2. Jimbo,

    I think you’ve expressed in a nutshell the problems with a “popular choice” award like ABNA.

    If I were one of the judges–which obviously I’m not, but I am a writer and professional reviewer–I’d be inclined to give minimal weight to the public comments (because of the issues of cheating and manipulation), and to pay attention to the Amazon Top Reviewer reviews only if they were well-written and appeared to be thoughtful (which can’t be said for many of them, at least in my random sampling). I think I’d probably rely mainly on the PW reviews–which are not only whole-book reviews, but in my admittedly small sampling appeared to be reasonably detailed and professionally written–and on a reading of the manuscript’s first few pages–which, based on the spot-checking of excerpts that I’ve done over the past few weeks, would probably eliminate large numbers of entrants.

  3. Victoria & others:

    ABNA rules state the reviews of Amazon editors, Amazon judges (Top Reviewers who culled round 1 of the contest), customers and PW will be use to winnow the semifinalists down to a top 100 & then top 10, at which point American Idol -style popular voting will decide the ultimate winner.

    However, it’s not at all clear how those review types will be weighted. Customer ratings can be manipulated to some degree by entrants, the PW reviews aren’t really from PW at all but writers for hire who may or may not give quality reviews, and Amazon Top Reviewers only got to judge an excerpt. Thoughts?

  4. While considering the apparent literary merit of the semi-finalists’ excerpts and the execution of this contest, something to keep in mind: Amazon altered the content of every submission that included a prologue by editing out all prologues before excerpts were sent to Amazon Reviewers, and this when both the contest rules and ABNA Adminstration said that prologues could be included. Needless to say, this corrupts the contest…and the affected writers’ novels.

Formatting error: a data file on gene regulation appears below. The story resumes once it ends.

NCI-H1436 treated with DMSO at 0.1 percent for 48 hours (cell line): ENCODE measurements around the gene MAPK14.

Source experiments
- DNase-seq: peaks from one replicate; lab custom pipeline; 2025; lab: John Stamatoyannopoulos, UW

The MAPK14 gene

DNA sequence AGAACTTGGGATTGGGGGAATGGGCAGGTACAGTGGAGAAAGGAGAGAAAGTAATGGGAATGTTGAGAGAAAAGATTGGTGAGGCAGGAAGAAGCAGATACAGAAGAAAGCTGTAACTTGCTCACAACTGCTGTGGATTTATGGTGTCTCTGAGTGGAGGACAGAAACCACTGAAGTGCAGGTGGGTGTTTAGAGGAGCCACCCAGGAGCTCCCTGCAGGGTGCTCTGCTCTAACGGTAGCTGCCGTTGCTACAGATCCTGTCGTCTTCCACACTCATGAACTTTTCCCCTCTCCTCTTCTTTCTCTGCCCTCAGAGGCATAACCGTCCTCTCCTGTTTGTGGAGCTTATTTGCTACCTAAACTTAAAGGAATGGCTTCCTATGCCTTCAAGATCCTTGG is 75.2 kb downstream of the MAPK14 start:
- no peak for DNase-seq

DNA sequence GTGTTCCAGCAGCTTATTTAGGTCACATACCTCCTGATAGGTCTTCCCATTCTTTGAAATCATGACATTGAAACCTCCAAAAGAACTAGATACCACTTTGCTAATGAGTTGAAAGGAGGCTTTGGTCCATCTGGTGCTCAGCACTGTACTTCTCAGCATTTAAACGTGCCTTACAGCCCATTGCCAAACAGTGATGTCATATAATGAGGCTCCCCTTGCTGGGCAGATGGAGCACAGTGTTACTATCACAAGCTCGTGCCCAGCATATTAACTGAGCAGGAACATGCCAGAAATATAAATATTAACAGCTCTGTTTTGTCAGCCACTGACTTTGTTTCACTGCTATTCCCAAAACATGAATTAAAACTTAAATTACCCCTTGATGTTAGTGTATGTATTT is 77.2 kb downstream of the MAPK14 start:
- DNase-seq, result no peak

5. Actually what many ABNA contestants probably would like is that novelists had selected the semi-finalists instead of Amazon. Given much of what’s posted on the site as of this morning, it’s a good thing that PW and Penguin will be involved…

  6. Without hiring an editor, it is difficult to find someone who will render a professional opinion on one’s writing. I think many of the contestant’s are hoping for some feedback they can use to improve their writing.

  7. A couple of interesting posts from a blogger who served as a judge for the ABNA first round. Among other things, they discuss some of the common mistakes made by contest entrants, and suggest improvements for next year’s award, if there is one.

  8. Re: the ABNA contest.

    About a week ago, Amazon top reviewers and editors completed their “slush pile” reviews and ratings of the original 5,000 submissions, and also identified the excerpts (up to 1,000) that will advance to the Semi-Finals. Publisher’s Weekly is reviewing those 1,000 manuscripts now. When the Semi-Final period begins on Jan. 15, ABNA will post the 1,000 excerpts along with each novel’s PW review.